I am guessing now because I do not know what your whole environment is. To me, it looks like your nginx server acts as reverse proxy and got an invalid response from back-end server (embedded Django web server ?). It looks like your Django app serves dynamic content pulling it from psql database.
          So, please, compare the contents of your local database and droplet’s database, and find what differs. To do that you can use SQL queries as well as a tool like pgAdmin.

          How did you create a dump file of your local database ? Can you provide exact command you ran to create it ?

          • It turned out that my problem with ‘502 Bad Gateway nginx/1.14.0 (Ubuntu) had nothing to do with postgres changes.
            Somehow I screwed '’ file. Deleted 'django.contrib.auth’ from INSTALLED_APPS.

            As for transferring postgres db contents to DO, I am still working.

            I have created my dbbackup file in pgAdmin4. Moved it to the server. And use console to restore it to the existing db.

            Ubuntu does not let me do it. The problem may be in user permissions. Root user is switched off on my droplet. I am working under another administrative account. I’m gonna try to restore it as a root user.

I am trying to restore the file on DO in DO console using different commands, such as:
psql dbname < dumpfile and others.
It doesn’ work.

  • So, is your droplet’s database still empty ? Can you see any tables in the droplet’s database ? To check it, in the following command replace user postgres and database name db_name with your actual names.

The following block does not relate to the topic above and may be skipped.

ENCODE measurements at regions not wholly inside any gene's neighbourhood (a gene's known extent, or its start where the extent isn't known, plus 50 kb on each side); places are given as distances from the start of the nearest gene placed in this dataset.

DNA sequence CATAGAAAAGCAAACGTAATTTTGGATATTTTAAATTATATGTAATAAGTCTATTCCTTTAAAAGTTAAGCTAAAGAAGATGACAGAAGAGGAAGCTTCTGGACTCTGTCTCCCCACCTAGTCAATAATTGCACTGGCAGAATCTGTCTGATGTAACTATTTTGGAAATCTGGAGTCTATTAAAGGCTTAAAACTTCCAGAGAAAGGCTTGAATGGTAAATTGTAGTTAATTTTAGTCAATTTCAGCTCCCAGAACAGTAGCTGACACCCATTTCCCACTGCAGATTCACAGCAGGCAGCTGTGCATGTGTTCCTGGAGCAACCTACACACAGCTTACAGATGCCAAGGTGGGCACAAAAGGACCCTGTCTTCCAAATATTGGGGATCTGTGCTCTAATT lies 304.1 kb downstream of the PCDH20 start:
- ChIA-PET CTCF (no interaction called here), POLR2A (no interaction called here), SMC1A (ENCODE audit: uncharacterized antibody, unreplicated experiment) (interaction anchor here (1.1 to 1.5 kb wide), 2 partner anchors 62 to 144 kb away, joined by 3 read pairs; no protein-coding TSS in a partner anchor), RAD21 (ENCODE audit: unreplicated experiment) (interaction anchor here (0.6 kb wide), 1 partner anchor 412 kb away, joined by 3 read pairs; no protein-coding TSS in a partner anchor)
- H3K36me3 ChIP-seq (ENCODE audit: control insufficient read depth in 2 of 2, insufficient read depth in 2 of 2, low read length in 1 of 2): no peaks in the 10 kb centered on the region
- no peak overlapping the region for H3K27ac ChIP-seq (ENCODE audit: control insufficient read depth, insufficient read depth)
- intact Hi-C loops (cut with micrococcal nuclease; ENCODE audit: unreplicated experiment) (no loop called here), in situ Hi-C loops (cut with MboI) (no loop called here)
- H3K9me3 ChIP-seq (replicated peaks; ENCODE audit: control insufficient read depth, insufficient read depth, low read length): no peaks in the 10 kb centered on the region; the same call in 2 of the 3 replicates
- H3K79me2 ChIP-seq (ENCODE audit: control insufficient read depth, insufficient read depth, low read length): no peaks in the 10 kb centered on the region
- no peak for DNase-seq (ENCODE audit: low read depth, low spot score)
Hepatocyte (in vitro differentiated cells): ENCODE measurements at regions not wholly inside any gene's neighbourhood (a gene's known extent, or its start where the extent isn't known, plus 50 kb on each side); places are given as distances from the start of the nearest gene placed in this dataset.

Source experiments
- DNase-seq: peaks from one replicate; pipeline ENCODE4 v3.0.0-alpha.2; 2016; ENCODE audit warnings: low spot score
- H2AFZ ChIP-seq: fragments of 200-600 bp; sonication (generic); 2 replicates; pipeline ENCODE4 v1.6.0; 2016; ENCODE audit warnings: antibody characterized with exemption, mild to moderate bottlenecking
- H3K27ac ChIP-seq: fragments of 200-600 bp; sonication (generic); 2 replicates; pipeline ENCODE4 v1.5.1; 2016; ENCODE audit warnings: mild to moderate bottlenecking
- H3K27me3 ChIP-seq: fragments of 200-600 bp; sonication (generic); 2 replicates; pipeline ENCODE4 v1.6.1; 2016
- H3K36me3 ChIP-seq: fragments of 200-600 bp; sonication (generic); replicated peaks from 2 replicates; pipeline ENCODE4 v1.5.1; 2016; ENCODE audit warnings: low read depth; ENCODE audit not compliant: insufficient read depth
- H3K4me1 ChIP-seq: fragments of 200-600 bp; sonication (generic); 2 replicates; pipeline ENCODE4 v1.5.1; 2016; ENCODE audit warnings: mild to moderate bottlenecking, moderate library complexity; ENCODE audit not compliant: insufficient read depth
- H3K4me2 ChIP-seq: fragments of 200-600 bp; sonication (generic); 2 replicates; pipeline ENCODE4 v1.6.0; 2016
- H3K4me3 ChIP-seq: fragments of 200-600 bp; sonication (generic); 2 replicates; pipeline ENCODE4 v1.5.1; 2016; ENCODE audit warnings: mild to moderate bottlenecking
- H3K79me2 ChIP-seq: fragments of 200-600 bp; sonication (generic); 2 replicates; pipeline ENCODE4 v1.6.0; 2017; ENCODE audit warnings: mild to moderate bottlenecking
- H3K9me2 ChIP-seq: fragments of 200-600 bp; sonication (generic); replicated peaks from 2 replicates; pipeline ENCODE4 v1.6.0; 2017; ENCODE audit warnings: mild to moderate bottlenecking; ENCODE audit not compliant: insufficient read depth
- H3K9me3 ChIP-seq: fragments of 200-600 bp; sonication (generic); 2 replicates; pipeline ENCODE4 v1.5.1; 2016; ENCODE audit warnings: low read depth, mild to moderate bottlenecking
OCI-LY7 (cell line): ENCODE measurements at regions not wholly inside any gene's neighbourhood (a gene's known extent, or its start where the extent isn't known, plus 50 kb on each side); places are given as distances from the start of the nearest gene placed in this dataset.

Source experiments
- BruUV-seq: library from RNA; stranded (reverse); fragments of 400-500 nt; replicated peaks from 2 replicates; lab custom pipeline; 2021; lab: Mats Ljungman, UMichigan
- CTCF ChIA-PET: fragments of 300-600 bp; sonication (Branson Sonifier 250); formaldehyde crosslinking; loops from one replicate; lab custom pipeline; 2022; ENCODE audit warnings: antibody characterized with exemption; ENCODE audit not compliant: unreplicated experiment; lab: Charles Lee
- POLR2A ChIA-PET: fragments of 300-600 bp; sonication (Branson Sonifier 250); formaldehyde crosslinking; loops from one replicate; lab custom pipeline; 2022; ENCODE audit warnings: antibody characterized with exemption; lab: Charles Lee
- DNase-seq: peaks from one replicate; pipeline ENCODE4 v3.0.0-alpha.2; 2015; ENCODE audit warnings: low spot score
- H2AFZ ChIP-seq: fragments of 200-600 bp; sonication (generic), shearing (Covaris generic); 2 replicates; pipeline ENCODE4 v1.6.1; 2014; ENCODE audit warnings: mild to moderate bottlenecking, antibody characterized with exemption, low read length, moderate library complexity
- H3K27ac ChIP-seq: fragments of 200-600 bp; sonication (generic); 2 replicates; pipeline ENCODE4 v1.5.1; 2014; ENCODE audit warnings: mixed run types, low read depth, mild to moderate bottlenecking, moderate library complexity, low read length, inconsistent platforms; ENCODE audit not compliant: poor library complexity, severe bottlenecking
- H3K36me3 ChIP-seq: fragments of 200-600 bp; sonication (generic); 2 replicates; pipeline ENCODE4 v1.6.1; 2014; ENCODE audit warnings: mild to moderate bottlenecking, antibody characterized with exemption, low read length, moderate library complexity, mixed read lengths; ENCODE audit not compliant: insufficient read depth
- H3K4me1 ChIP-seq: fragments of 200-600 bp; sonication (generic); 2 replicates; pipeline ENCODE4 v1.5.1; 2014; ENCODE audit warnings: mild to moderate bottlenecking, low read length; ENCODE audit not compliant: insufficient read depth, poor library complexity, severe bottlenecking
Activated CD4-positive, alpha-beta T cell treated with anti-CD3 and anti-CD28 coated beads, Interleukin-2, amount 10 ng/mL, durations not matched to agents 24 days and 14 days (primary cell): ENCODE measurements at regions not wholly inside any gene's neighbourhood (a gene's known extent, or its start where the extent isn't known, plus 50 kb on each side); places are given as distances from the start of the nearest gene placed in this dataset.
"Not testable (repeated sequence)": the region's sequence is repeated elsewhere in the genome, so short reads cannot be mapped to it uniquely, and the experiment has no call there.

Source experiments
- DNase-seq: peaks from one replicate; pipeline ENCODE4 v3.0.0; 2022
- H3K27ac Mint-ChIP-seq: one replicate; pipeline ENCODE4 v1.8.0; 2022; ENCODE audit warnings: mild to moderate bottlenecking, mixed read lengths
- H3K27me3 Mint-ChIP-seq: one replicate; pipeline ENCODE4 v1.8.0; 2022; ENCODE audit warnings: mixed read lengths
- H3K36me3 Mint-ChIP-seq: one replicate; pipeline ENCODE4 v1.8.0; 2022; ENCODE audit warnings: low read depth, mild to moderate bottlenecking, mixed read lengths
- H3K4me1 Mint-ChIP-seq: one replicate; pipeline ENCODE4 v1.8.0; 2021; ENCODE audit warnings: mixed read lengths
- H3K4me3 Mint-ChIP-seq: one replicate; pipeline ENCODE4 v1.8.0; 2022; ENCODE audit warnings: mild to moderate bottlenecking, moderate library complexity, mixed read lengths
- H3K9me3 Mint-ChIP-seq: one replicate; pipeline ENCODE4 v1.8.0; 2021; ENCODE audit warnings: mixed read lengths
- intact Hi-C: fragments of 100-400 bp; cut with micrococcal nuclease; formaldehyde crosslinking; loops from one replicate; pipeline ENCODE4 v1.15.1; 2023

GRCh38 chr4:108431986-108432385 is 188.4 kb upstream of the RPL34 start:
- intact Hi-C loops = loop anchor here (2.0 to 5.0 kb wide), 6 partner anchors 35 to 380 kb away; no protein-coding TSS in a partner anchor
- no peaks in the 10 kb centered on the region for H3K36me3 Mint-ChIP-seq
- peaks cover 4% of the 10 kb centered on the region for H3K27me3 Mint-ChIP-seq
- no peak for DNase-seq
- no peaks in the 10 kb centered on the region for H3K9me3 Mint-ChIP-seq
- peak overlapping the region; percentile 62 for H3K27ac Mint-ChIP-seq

psql --user postgres --password --host=localhost --db db_name --command '\dt'

    What does postgresql’s log say ? List the content of PSQL log directory:

    sudo ls -la /var/log/postgresql/

    and replace log_name with the newest listed log file, if it is not empty (size 0), of course :)

    sudo tail -50 /var/log/postgresql/log_name
    • My droplet has not been empty since the very beginning. In the process of uploading my django project to DO server I created a postgresql db & successfully copied all my tables from the local computer to this db.
      When I connect to the server db & type \dt, it shows all my tables which makes me think that all them exist.
      The problem is that I can’t copy data which is contained in the tables of the db on my local computer, to the server db.

      • If the structures of your droplet’s database and local database are the same, you can use dump file for the initial data upload.
        It might happen that your created your dump file containing just the database structure (schema), without any data. And every time, when you were trying to restore database from that file on your droplet, you got just the structure. Take a look into your dump file and check if it contains any data, e.g.

        cat dump_file_name | more

I opened the las log file & that’s what is says:
“Cannot allocate memory”
“Could not fork autovacuum worker process”
“Worker took too long to start; cancelled
"Autovacuum started without a worker entry”
To me it looks chinese